Africa needs financial inclusion with impact

Impact Investments could guide the way for financial inclusion in Africa, as the right balance of profit-based investments and a developmental mind-set is key to bridge the gap between the haves and the have-nots in the fast growing continent.

Globally, Africa lags behind other developing regions in financial inclusion with only 23% of adults holding an account at a formal financial institution, twice lower than the world average estimated at 50%.

The Centre for Financial Inclusion defines Financial Inclusion as “access to a full suite of financial services, provided with quality to everyone who can use financial services with financial capability, through a diverse and competitive marketplace.

Financial inclusion is critical to achieve poverty alleviation, sustainable economic growth and social cohesion. Such wide gaps in financial inclusion in Africa with their snowballing implications on inclusive growth are then worrying for the fast growing continent, where the gap between the haves and the have-nots is also growing steadily.

An individual approach to financial inclusion may then fall far short of the requirements of a continent which is already in the midst of growth pangs, and is clearly in need of a broader solution to address an ever-widening gap.
Financial Inclusion in Africa

Providing entrepreneurs with access to credit to grow their business, provide local employment opportunities and create a ripple effect on financial inclusion in their community then emerges as the solution to bridge the financial inclusion gap at the broader level of the community rather than the narrower level of the household.

Traditional financiers have long been around without much impact on financial inclusion either at the level of the household or by allowing access to credit to small and medium enterprises (SMEs). Low-income households and SMEs have traditionally not formed an important target segment for profit-seeking organisations due to large volumes and low value involved in such investments.

And, at the other extreme, philanthropic donations to such enterprises are limited in scope by their very non-profit nature, which does not ensure that the money given will create returns that lead to sustainability.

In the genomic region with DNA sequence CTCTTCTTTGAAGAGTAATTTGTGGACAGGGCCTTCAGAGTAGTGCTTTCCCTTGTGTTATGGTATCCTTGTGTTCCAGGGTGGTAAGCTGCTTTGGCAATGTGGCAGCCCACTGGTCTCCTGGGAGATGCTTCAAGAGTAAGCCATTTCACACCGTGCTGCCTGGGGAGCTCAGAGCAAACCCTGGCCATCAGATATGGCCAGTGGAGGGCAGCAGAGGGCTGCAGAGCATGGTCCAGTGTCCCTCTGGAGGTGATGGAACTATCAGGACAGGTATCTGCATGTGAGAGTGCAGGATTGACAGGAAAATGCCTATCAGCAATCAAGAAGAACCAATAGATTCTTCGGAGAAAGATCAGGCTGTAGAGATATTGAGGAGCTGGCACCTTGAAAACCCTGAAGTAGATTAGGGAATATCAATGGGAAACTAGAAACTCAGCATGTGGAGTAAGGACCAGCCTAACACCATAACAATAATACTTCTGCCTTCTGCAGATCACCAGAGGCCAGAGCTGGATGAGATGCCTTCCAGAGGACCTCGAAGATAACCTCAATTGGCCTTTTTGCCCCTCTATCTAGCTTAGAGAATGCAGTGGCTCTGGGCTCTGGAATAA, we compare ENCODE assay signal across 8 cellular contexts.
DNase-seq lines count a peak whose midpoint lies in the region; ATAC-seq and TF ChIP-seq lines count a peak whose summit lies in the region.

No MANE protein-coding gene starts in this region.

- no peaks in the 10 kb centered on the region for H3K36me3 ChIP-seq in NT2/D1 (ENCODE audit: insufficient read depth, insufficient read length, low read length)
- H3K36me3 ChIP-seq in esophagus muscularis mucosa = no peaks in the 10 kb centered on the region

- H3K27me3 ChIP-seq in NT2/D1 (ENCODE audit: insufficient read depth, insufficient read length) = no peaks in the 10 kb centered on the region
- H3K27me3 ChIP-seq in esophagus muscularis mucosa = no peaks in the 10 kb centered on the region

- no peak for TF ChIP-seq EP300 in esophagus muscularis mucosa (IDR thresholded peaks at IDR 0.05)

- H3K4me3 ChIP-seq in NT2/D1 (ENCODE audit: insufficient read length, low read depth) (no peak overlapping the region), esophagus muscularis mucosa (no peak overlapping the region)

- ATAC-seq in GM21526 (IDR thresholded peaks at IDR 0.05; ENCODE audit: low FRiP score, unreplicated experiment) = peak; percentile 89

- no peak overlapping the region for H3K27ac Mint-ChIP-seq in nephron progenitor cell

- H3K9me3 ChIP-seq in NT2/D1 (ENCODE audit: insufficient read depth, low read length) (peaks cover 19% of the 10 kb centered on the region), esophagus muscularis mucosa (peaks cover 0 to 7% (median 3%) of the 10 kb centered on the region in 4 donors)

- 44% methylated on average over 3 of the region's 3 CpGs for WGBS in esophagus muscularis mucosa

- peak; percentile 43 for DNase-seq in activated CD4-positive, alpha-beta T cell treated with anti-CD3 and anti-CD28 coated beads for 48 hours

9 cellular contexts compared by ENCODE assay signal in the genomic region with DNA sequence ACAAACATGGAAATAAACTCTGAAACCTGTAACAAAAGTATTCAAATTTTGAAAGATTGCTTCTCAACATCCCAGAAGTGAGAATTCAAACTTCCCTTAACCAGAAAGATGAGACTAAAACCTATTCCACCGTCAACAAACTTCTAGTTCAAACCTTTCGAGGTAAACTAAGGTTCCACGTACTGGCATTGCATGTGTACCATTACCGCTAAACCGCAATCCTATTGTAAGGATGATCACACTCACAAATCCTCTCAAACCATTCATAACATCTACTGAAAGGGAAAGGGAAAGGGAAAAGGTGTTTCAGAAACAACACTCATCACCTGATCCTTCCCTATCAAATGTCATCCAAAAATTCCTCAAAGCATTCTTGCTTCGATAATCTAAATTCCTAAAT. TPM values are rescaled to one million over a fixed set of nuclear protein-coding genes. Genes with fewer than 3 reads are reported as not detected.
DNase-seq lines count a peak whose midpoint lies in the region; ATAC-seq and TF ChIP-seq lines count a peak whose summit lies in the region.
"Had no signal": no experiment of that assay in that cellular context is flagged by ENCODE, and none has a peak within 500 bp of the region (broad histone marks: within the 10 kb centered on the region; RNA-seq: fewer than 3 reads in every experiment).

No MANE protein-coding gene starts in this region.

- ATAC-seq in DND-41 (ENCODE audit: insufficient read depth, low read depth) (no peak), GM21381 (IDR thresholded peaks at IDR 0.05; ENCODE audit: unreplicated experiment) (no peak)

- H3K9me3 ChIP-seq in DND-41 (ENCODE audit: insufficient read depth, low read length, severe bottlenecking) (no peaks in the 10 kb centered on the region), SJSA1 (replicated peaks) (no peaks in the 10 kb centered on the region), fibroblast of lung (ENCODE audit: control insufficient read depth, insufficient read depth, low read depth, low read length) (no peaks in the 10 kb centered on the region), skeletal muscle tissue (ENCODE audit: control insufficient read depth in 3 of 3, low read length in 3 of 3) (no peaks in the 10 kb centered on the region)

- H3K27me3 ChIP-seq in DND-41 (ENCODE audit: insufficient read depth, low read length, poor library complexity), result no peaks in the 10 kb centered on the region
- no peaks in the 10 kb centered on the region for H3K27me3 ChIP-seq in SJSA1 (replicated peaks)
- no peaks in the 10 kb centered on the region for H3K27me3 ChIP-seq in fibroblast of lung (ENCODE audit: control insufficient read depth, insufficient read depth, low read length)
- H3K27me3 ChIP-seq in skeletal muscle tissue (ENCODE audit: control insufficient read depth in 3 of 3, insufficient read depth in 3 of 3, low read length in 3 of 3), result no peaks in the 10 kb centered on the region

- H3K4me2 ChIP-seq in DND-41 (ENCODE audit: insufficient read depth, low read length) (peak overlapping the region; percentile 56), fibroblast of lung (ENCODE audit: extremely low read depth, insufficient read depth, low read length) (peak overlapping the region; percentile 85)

It is then a mix of profit-based investments and a developmental mind-set that is the need of the hour to ensure financial inclusion that generates measurable impact.

Indeed, Development Finance Institutions (DFIs) such as the World Bank, International Finance Corporation (IFC), African Development Bank (AfDB), the German Development Bank KfW, the Dutch Good Growth Fund (DGGF), Department for International Development (DFID), USAID and others have been extremely active in the financial inclusion space in Africa.

A study by Dr Isabella Massa of the Overseas Development Institute throws up some interesting insights about DFIs’ support to financial inclusion for households and SMEs in Africa. The first interesting observation is that less than 10% of all projects, whether at the household or the SME level, are supported by more than a single DFI, pointing to a low level of collaboration between these institutions. Also, she notes that is was only in a few instances that DFIs partnered with private institutions for such projects, indicating low collaboration between DFIs and the private sector as well.

This compartmentalised approach by DFIs to financial inclusion in Africa may be limiting the benefits of such intervention. A collaborative approach among different DFIs, as well as between DFIs and the private sector, may allow the development finance sector to maximise its reach, and correspondingly, its impact as well.

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Impact investing, where investments are chosen with a blended return in mind, then emerges as an exciting area for DFIs to explore to deepen their impact. A blended return factors in both the financial returns as well as the developmental returns of an investment. Hence, impact investors targeting blended returns can be expected to prioritise sustainable SMEs with high implications for community development and low-income households.

Impact investors in the private sector who are active in Africa and have local expertise in evaluating entrepreneurs from the continent can then ensure that development finance is channelled to the right businesses where it can maximise its socio-economic impact.

GroFin is one such impact investor, which is supported by DFIs such as the DGGF, KfW, DFID and USAID. By using a unique combination of finance and business support to assist unserved and underserved entrepreneurs in Africa and the Middle East, GroFin helps create measurable socio-economic impact in their communities. GroFin entrepreneurs add over US$ 469 million in economic value added per annum, sustain over 62,450 jobs through their operations, and create more than 312,270 family beneficiaries per annum.

It is through this far-reaching impact on the community with a cascading effect on family beneficiaries that impact investors like GroFin ultimately lead to both broader and more sustainable financial inclusion in their countries of operation. It may be high time for development finance institutions to collaborate over financial inclusion in Africa, to generate a deeper impact.

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The article was originally published by the author on LinkedIn Pulse.